- ItemInvestigating morphology and stability of Fac-tris (2-phenylpyridyl)iridium(III) films for OLEDs(Wiley-Blackwell Publishing, 2011-06-21) Smith, ARG; Ruggles, JL; Cavaye, H; Shaw, PE; Darwish, TA; James, M; Gentle, IR; Burn, PLStable film morphology is critical for long-term high performance organic light-emitting diodes (OLEDs). Neutron reflectometry (NR) is used to study the out-of-plane structure of blended thin films and multilayer structures comprising evaporated small molecules. It is found that as-prepared blended films of fac-tris(2-phenylpyridyl)iridium(III) [Ir(ppy)(3)] in 4,4'-bis(N-carbazolyl) biphenyl (CBP) are uniformly mixed, but the occurrence of phase separation upon thermal annealing is dependent on the blend ratio. Films comprised of the ratio of 6 wt% of Ir(ppy)(3) in CBP typically used in OLEDs are found to phase separate with moderate heating while a higher weight percent mixture (12 wt%) is found to be stable. Furthermore, it is found that thermal annealing of a multilayer film comprised of typical layers found in efficient devices ([tris(4-carbazoyl-9-ylphenyl)amine (TCTA)/Ir(ppy)(3):CBP/bathocuproine (BCP)]) causes the BCP layer to become mixed with the emissive blend layer, whereas the TCTA interface remains unchanged. This significant structural change causes no appreciable difference in the photo luminescence of the stack although such a change would have a dramatic effect on the charge transport through the device, leading to changes in performance. These results demonstrate the effect of thermal stress on the delicate interplay between the chemical composition and morphology of OLED films. © 2011, Wiley-Blackwell.
- ItemMorphology of all-solution-processed “bilayer” organic solar cells(Wiley-VCH Verlag Berlin, 2011-02-08) Lee, KH; Schwenn, PE; Smith, ARG; Cavaye, H; Shaw, PE; James, M; Krueger, KB; Gentle, IR; Meredith, P; Burn, PLWe investigate the evolution of the vertical morphology in a solution-processed P3HT/PCBM “bilayer” organic solar cell using a combination of techniques, including neutron reflectometry. By correlating the device performance with the active layer morphology, we establish that the solution processed bilayer concept is a misnomer and sequential solution processing is an elegant way to make bulk heterojunction organic solar cells with high efficiency. © 2011, Wiley-VCH Verlag Berlin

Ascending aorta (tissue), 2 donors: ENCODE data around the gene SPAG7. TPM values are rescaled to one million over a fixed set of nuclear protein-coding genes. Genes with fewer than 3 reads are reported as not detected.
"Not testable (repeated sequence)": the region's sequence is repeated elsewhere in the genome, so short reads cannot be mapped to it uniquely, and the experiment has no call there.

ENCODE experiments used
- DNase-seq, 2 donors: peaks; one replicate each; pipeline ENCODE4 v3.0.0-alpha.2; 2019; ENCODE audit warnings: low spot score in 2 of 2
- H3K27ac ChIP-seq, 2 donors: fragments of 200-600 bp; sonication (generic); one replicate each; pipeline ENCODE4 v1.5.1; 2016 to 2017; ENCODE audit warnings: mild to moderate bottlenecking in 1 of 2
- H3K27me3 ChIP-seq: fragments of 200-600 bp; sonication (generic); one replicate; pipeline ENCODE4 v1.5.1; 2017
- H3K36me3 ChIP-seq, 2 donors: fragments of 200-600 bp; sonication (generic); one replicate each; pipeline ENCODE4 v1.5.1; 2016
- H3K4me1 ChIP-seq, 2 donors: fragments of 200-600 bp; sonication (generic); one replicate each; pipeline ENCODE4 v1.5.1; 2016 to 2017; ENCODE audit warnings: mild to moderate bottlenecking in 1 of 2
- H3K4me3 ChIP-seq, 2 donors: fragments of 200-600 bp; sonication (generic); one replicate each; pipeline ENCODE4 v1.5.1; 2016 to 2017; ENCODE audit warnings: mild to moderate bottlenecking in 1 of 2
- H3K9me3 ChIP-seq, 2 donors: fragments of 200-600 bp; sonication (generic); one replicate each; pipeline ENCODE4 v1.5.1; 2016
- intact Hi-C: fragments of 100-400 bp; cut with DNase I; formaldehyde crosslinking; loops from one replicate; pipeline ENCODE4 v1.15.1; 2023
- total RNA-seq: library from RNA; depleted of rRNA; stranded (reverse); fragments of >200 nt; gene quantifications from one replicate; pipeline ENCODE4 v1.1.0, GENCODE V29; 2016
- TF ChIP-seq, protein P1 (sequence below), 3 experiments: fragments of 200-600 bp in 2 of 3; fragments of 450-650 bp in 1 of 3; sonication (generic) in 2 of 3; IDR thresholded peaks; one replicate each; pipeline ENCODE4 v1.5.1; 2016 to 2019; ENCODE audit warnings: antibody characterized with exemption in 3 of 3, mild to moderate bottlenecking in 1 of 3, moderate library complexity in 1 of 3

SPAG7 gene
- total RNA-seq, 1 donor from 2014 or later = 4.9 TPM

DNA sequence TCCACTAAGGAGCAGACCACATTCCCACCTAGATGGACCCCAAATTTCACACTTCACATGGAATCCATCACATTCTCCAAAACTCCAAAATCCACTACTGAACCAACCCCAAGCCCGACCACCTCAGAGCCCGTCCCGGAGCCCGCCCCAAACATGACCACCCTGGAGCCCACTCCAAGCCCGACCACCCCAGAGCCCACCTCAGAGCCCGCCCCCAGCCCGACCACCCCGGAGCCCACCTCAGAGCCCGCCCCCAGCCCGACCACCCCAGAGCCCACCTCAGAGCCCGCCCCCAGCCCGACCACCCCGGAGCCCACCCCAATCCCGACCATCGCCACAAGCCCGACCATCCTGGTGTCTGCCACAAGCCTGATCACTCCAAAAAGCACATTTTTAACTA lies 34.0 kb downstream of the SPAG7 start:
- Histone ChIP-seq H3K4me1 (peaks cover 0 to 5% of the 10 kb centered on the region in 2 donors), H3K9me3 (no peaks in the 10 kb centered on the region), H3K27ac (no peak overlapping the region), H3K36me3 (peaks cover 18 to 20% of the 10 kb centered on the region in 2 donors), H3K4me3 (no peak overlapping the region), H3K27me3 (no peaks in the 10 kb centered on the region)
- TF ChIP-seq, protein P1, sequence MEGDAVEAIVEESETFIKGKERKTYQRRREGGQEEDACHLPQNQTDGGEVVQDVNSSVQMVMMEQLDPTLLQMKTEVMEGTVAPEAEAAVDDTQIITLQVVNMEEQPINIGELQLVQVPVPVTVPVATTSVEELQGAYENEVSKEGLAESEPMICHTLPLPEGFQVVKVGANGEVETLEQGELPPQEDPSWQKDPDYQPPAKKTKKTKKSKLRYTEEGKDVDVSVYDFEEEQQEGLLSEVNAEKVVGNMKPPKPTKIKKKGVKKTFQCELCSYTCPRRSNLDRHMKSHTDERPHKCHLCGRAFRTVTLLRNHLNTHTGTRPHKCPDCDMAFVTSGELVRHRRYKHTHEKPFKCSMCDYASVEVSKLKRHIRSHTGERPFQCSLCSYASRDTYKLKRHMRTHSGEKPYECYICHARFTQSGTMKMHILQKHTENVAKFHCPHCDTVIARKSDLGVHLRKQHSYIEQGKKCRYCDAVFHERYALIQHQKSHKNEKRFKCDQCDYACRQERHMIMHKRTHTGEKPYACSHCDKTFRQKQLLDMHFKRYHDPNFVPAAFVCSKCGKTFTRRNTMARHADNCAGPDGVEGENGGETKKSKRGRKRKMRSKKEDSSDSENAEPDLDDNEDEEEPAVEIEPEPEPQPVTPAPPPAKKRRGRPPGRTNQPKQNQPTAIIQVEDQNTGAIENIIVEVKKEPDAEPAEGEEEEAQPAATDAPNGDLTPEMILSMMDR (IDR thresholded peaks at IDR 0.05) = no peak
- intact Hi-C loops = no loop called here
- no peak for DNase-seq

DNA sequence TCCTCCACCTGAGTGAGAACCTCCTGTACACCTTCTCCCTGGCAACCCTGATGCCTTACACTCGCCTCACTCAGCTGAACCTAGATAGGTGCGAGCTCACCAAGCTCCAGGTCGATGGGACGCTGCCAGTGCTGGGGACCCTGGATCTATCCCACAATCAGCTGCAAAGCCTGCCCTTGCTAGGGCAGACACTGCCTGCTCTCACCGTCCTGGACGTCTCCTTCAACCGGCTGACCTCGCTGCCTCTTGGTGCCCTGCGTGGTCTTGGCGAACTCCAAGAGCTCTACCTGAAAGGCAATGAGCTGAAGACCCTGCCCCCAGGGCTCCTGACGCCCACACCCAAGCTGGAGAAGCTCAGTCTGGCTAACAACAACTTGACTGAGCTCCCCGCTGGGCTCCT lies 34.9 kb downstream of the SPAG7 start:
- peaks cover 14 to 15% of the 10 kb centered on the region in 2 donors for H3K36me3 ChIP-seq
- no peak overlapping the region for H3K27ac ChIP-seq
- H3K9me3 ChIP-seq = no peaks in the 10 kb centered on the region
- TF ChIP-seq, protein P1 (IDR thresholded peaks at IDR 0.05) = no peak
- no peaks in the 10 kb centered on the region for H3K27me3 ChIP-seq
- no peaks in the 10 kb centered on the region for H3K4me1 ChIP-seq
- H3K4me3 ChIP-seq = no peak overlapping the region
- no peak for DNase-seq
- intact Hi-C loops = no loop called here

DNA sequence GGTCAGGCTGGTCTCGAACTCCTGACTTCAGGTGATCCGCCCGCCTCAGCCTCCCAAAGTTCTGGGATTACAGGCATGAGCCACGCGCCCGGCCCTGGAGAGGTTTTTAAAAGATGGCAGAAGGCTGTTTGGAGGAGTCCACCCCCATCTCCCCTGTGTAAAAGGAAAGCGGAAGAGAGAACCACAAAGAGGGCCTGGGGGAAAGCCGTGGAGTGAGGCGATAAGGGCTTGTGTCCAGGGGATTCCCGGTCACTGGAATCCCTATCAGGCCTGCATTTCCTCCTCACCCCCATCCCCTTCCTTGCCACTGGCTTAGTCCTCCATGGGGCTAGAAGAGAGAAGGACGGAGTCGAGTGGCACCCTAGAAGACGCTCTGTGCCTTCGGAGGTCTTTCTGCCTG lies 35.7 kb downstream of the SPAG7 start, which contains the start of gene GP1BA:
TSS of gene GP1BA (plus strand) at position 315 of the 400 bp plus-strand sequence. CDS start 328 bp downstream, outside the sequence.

- ItemRealtime structural characterisation of thin film OLED stacks during thermally induced diffusion - the importance of glass transitions(International Conference on Neutron Scattering, 2017-07-12) Nelson, A; McEwan, JA; Clulow, AJ; Shaw, PE; Darwish, TA; Yepuri, NR; Burn, PL; Gentle, IROrganic Light Emitting Diode (OLED) devices are ubiquitous in the displays of many modern electronic devices, including televisions and mobile phones. High efficiency OLEDs are typically made as a sequentially deposited multilayer, with different organic semiconductor layers being required for hole/electron injection/transport, as well as light emission. The operational lifetime, efficiency and fidelity of these OLEDs depends on the structural stability of this multilayer stack, and understanding the factors that affect this stability are crucial in developing new devices. We have systematically characterised the kinetics of structural evolution in these systems as they experience thermally induced diffusion. These leading edge experiments are performed on the Platypus neutron reflectometer, which has been pioneering event mode acquisition techniques to capture quickly changing reflection signals as the multilayers inter-diffuse. Selective deuteration of these semiconductor materials is also critical in providing neutron contrast between each of the layers, without which the experiment could not be carried out. Our investigations reveal the importance of glass transition temperatures on the stability of these OLED systems and provide clear guidelines for material choices when designing new devices. Indeed, with knowledge of each of the T \'s one can predict the way in which diffusion occurs. For example, use of a high Tg emissive layer does not necessarily prevent diffusion from taking place.